Irv Levin

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Irving H. Levin
BornSeptember 8, 1921
DiedMarch 20, 1996
Occupationfilm producer
Children1 son, 2 daughters

Irving H. Levin (September 8, 1921 – March 20, 1996[1]) was an American film producer and business executive with the National General Corporation. He was also the owner of the National Basketball Association's Boston Celtics and San Diego Clippers.

Levin began his film career as the president of Filmmakers Releasing Organization, a film distribution company founded by independent producers Collier Young and Ida Lupino.[2][3] When American Broadcasting-Paramount Theatres, Inc. decided to expand to film production in 1956, Levin was named the first president of the Am-Par Picture Corporation.[4] The company dissolved in 1959 and he moved to Atlantic Pictures Corp.[5]

In 1961, Levin joined National Theaters & Television, Inc. as a vice president.[6] In 1962 Eugene V. Klein restructured the company into National General Corp., where Levin served as the executive vice president from 1962–1969 and president and CEO from 1969–1972. Levin was also president of NGC's entertainment assets, which included National General Pictures and The Chinese Theatre.

In April 1972, Levin and attorney Harold A. Lipton purchased the Boston Celtics for $3.7 Million. The sale was rejected by the NBA as a result of conflict of interest concerns due to fellow National General directors Sam Schulman and Eugene V. Klein owning the Seattle SuperSonics.[7] Levin and Lipton were forced to sell their shares to Robert Schmertz that May for $3.95 Million with an option for the two to repurchase half of the Celtics' stock.[8] After two years of litigation, Levin and Lipton were able exercise their option.[9] Ten months later they purchased the remaining stock from Leisure Technology.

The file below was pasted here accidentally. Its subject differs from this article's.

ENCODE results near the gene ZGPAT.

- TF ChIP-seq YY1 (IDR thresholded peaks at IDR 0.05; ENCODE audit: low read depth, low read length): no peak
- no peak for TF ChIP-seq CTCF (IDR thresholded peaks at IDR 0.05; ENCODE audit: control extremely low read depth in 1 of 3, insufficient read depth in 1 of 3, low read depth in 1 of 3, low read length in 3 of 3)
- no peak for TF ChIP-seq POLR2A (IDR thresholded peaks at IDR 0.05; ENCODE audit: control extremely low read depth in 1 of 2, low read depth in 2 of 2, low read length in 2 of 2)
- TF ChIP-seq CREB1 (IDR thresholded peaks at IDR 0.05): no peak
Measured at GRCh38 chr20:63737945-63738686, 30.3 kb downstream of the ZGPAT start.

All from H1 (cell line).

In 1978, Levin and Lipton swapped their shares in the Celtics with John Y. Brown, Jr. and Harry T. Mangurian, Jr. for their shares in the Buffalo Braves. The Braves were relocated to San Diego, where they became the San Diego Clippers.[10] On May 4, 1981, Levin sold the Clippers to Donald Sterling for $13.5 million.[11]

Films produced by Levin[edit]


  1. ^
  2. ^ "STUDIO WILL FILM TWO VIDEO SERIES; 'Medic' and 'Racket Squad'". Los Angeles Times. Nov 4, 1955.
  3. ^ THOMAS M. PRYOR (March 26, 1953). "IDA LUPINO ENTERS DISTRIBUTION FIELD; She and Collier Young Set Up Filmakers Releasing Unit With Outlets in 29 Cities". The New York Times.
  4. ^ "Company Formed to Produce Films". Los Angeles Times. Nov 16, 1956.
  5. ^ "BUSINESS AND PEOPLE". Los Angeles Times. Aug 28, 1959.
  6. ^ "Business & People". Los Angeles Times. Nov 27, 1961.
  7. ^ "Celtics' owner dispute is more confused than ever". The Tuscaloosa News. July 22, 1974. Retrieved 2010-03-14.
  8. ^ "Celtics' owner dispute is more confused than ever". The Tuscaloosa News. July 22, 1974. Retrieved 2010-03-14.
  9. ^ "New Owner But Red Is Still Boss of Celts". Lewiston Evening Journal. Jan 14, 1975. Retrieved 2010-03-14.
  10. ^ Mark D. Director (July 14, 1978). "The Boston-San Diego-Buffalo Shuffle". The Harvard Crimson. Retrieved 2010-03-17.
  11. ^ DAVE DISTEL (Sep 22, 1982). "NBA Moves to Oust Sterling". Los Angeles Times.
Preceded by
Ballantine Brewery
Boston Celtics principal owner
April 1972-May 1972
Succeeded by
Robert Schmertz
Preceded by
Robert Schmertz
Boston Celtics principal owner
Succeeded by
John Y. Brown, Jr.
Preceded by
John Y. Brown, Jr.
Buffalo Braves/San Diego Clippers principal owner
Succeeded by
Donald Sterling